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Fed: banks need customer consent on overdraft fees - I just have to say YAY!!!!

Posted by on Nov. 12, 2009 at 2:37 PM
  • 60 Replies

WASHINGTON – Banks will have to secure their customers' consent before charging large overdraft fees on ATM and debit card transactions, according to a new rule announced Thursday by the Federal Reserve.

The rule responds to complaints from consumer groups, members of Congress and other regulators that the overdraft fees are unfair because many people assume they can't spend more on a debit card than is available in their account. Instead, many banks allow the transactions to go through, then charge fees of up to $25 to $35.

For small purchases, such as a cup of coffee, the penalty can far exceed the actual cost of the transaction.

Under the Fed's new rule, which will take effect July 1, banks will be required to notify new and existing customers of their overdraft services and give customers the option of being covered. If customers don't "opt in," any debit or ATM transactions that overdraw their accounts will be denied, Fed officials said.

Many consumers do want checks and regular electronic bill payments to be covered in the event of an overdraft, Fed officials said. As a result, those transactions aren't covered by the rule.

Banks earn as much as $25 billion to $38 billion annually from overdraft fees, Fed officials said, but that total includes check overdrafts.

Many larger banks, including Bank of America Corp., JPMorgan Chase & Co., U.S. Bank and Wells Fargo & Co. began instituting similar "opt-in" plans in late September after coming under fire for the fees.

But consumer groups and other regulators, including Federal Deposit Insurance Corp. Chairman Sheila Bair, said new rules were still necessary to ensure smaller banks followed suit.

Many lawmakers have criticized the Fed for failing to provide sufficient consumer protection in the past, a defect they say contributed to last year's financial crisis. Sen. Christopher J. Dodd, D-Conn., on Tuesday introduced a bill that would strip the Fed of its consumer oversight.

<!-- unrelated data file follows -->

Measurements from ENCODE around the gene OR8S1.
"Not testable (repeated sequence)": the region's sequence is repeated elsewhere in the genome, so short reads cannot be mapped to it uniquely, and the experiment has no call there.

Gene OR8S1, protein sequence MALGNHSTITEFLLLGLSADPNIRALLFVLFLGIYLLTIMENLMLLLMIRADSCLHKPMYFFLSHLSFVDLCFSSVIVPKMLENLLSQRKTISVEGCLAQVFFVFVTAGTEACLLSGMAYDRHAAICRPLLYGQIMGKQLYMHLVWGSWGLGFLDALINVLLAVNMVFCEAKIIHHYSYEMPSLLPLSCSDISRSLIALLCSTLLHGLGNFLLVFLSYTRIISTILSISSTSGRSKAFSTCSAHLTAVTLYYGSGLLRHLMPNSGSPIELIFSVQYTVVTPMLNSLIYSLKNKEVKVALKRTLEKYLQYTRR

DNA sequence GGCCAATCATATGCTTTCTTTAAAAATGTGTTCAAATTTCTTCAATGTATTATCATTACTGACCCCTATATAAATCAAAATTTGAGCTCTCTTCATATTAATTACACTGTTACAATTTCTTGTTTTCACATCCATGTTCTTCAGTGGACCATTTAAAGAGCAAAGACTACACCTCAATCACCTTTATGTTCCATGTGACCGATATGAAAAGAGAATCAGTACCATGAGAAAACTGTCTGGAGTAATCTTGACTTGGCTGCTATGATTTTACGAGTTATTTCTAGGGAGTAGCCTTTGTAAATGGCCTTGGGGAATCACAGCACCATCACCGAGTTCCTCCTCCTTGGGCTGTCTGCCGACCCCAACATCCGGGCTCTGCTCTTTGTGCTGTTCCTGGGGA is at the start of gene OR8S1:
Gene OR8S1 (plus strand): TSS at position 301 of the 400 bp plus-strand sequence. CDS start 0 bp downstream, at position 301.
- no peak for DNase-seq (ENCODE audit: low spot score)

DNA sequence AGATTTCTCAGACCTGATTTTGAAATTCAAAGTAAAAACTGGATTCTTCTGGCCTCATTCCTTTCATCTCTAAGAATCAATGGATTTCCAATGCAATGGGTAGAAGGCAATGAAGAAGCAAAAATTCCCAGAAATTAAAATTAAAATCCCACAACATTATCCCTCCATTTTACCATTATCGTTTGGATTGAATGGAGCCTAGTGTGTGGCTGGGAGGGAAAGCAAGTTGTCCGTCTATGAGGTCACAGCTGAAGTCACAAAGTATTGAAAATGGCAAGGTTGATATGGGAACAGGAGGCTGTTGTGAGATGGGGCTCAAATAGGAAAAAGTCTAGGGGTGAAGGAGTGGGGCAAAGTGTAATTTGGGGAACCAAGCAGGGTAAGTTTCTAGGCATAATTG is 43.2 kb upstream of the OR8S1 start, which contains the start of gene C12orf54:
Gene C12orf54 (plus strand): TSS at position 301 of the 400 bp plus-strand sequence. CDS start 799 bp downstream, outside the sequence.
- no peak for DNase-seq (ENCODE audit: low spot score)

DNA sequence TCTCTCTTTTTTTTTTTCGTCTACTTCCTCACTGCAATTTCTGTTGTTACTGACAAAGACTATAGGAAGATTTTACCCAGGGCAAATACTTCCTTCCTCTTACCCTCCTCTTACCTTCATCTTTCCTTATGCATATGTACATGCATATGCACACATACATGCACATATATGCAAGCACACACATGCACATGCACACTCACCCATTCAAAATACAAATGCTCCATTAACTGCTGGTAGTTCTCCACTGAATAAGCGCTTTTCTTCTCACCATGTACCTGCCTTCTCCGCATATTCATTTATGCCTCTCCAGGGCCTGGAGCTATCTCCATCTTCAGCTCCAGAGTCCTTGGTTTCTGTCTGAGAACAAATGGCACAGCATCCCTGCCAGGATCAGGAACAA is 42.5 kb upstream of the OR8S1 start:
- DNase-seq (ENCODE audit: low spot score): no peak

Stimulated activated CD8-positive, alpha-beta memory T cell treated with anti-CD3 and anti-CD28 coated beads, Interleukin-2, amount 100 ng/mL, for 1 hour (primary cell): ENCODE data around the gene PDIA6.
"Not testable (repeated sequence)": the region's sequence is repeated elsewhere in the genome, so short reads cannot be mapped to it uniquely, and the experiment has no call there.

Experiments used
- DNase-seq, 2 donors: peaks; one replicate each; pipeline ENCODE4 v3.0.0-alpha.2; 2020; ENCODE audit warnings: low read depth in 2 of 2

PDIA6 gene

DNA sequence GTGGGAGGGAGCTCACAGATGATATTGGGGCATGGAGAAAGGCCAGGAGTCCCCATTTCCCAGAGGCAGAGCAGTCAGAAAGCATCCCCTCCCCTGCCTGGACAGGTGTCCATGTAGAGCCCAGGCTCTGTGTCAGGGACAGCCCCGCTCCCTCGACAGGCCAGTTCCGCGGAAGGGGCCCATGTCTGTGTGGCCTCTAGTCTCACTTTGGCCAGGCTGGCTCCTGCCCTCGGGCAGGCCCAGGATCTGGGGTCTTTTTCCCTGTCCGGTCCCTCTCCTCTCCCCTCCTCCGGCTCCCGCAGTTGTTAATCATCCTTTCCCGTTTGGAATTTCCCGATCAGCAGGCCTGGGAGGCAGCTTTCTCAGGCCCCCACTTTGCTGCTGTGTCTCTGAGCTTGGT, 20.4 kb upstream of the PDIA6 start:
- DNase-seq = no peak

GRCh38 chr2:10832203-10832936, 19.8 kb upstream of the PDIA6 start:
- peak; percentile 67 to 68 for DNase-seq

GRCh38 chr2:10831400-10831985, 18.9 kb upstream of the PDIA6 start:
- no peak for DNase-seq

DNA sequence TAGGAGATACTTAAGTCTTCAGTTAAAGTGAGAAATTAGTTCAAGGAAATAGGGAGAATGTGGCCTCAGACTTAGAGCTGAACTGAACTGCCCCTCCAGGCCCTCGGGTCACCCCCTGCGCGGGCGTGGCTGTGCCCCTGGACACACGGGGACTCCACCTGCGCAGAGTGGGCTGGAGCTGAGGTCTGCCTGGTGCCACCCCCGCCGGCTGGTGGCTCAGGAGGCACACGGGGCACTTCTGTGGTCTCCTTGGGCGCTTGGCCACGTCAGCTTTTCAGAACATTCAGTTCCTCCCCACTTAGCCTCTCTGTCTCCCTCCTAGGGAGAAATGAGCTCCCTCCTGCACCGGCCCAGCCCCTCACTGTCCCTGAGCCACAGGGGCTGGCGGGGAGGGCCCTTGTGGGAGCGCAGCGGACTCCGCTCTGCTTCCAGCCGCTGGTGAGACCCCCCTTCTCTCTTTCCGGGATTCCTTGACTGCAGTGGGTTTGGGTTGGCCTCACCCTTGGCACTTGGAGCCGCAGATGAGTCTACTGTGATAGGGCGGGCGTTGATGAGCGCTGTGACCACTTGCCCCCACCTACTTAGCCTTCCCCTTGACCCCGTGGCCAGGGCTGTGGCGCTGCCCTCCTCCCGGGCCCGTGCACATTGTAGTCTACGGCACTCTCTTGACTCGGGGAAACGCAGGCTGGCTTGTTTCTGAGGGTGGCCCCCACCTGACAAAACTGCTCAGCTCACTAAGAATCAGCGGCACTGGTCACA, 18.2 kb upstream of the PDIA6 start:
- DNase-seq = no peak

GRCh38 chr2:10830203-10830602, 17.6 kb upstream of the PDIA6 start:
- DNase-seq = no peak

Dodd also proposed legislation last month that would have imposed limits similar to the Fed's on the banks' ability to charge overdraft fees.

 

I have been so fed up with banks and their fees....they are theives. I am glad they are making some rules in regards to the overdraft fees. About time.

by on Nov. 12, 2009 at 2:37 PM
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Replies (1-10):
JamieLeigh02
by on Nov. 12, 2009 at 2:39 PM

Interesting. I remember once I overspent. One charge was !.00 something and the other was less than a dollar. I got charged almost $70 for overspending by not even $2. It's ridiculous really. 

Talee
by Gold Member on Nov. 12, 2009 at 2:42 PM


Quoting JamieLeigh02:

Interesting. I remember once I overspent. One charge was !.00 something and the other was less than a dollar. I got charged almost $70 for overspending by not even $2. It's ridiculous really. 

It totally is....and for some reason, what is on my bank statement online is somehow different on the bank tellers' screen when I have called to complain about overdrafts....they can obviously see that I have deposited cash to make up the difference but it's never at the right time.

I realize it is my personal responsibility to watch my finances and not let this kind of thing happen but it can become a very expensive unfair trainwreck which at this time I just can't afford.

Serenity7
by on Nov. 12, 2009 at 2:43 PM

Awesome

 

Gretchen2876
by Silver Member on Nov. 12, 2009 at 2:47 PM

We have had it happen to us too! Where THE BANK takes it's fee out, which overdrafted us, then other things went through, it was like a domino effect. I also really don't like how they put holds on funds now, before they have actually cleared.

Wyldbutterfly
by Bronze Member on Nov. 12, 2009 at 2:51 PM

It's about time. What those banks are doing is criminal. I over drew my account by two cents, yes I said two cents and it cost me 38 dollars and two cents to bring my account current!